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  • Stéphanie Périquet

Queleas murmurations at Andersson's

Updated: Dec 22, 2021

Have you ever heard about queleas? Chances are you did hear about these huge flocks of small, red-billed birds destroying crops and being eradicated as pest? These are red-billed queleas (Quelea quelea), small (15-26g) migratory birds of the weaver family that gather in large (as in, very large) flocks. They feed predominantly on seeds from annual grasses, but also decimate cereal crops. So, when the rainy season has been good and there is a lot of grass, like this year, they gather by the million! While during the day, they form smaller foraging sub-groups, they roost in very large flocks in the same tree. And their daily ritual includes a trip to the waterhole, just after sunrise and just before sunset. The noise, wind, and dust involved are quite astonishing!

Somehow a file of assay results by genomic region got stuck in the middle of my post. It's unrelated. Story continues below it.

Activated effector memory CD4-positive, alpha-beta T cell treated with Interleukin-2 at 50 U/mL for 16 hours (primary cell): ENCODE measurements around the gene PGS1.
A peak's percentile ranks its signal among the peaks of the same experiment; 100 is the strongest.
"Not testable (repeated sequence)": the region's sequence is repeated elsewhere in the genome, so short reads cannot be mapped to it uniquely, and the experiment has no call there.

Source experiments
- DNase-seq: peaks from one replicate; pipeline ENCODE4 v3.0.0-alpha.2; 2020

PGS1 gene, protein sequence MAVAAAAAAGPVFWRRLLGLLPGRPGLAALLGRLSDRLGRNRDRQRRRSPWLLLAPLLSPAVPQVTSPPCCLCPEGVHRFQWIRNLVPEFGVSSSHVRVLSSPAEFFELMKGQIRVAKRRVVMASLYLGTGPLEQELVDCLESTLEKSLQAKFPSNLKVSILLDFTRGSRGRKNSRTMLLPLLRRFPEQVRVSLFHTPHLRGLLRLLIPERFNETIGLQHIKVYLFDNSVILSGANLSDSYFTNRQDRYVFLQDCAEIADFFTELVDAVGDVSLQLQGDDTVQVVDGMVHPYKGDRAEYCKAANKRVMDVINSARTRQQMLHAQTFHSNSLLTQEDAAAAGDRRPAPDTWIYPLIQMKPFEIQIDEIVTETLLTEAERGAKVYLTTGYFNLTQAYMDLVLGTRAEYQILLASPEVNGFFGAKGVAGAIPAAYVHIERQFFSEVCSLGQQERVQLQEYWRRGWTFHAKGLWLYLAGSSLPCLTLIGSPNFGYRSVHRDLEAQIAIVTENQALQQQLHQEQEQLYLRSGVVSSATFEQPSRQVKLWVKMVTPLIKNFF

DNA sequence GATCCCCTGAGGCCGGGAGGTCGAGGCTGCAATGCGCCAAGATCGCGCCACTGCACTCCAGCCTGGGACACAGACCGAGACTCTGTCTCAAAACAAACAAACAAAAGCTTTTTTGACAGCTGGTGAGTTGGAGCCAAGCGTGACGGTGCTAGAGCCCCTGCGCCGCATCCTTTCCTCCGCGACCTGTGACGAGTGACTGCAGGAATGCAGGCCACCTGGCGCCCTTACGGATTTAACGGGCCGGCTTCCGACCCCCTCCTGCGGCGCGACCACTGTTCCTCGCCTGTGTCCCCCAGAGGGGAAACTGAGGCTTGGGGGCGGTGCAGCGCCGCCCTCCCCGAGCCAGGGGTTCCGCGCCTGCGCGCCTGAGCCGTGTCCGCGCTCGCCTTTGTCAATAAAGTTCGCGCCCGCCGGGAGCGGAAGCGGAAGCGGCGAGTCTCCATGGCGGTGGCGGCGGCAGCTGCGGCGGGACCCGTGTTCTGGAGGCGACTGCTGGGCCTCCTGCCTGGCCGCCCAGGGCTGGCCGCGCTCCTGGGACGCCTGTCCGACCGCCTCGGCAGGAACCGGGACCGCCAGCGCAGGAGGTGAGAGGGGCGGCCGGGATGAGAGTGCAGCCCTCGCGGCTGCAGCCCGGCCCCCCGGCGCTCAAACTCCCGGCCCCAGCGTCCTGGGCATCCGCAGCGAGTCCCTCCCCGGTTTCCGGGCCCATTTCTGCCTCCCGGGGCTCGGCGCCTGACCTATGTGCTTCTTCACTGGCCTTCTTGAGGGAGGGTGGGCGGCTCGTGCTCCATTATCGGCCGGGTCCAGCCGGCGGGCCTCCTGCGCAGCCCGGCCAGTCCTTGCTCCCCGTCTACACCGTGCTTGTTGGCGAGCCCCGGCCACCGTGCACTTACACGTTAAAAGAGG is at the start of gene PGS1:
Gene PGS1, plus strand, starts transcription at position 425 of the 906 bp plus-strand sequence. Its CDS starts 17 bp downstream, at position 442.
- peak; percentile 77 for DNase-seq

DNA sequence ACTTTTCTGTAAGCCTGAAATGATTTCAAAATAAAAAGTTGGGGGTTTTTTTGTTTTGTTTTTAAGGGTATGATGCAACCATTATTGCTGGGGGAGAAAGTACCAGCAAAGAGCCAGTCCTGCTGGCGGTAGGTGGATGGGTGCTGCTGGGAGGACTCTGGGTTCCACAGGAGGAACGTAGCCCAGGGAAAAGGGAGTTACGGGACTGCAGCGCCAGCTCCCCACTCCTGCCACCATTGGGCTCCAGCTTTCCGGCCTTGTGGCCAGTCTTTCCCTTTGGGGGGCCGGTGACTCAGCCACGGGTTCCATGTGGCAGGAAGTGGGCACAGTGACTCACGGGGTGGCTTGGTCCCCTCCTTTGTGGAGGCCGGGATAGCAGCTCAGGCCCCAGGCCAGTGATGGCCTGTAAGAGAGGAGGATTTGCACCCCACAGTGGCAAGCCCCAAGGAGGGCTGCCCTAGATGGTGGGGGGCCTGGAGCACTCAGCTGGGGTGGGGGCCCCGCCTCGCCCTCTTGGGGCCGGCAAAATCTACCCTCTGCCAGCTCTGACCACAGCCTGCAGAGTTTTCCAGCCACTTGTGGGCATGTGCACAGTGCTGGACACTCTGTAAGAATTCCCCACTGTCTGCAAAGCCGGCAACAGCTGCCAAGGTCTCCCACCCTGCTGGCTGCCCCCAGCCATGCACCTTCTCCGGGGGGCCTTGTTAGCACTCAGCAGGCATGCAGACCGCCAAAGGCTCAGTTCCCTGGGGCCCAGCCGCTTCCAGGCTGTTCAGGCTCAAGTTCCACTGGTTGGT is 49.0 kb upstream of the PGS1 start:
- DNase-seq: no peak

For the most part of July and August, they put on a show at Andersson's waterhole. Pictures can't quite describe it, but it was breath-taking. One can only marvel at the patterns these huge flocks create, and wonder how birds don't collide into each other more often… They all pack themselves in the same small tree next to the water, and when they reach a critical mass (at this stage, the branches touch the ground under their weight), they suddenly all go to drink at the same time, competing for a spot at the edge of the water. Then comes a falcon (or an elephant) and they all take off in panic, going back to the safety of the tree…

The patterns created by these flocks are called "murmurations", maybe because a simple murmur would send the birds dancing in the sky in intricated patterns…

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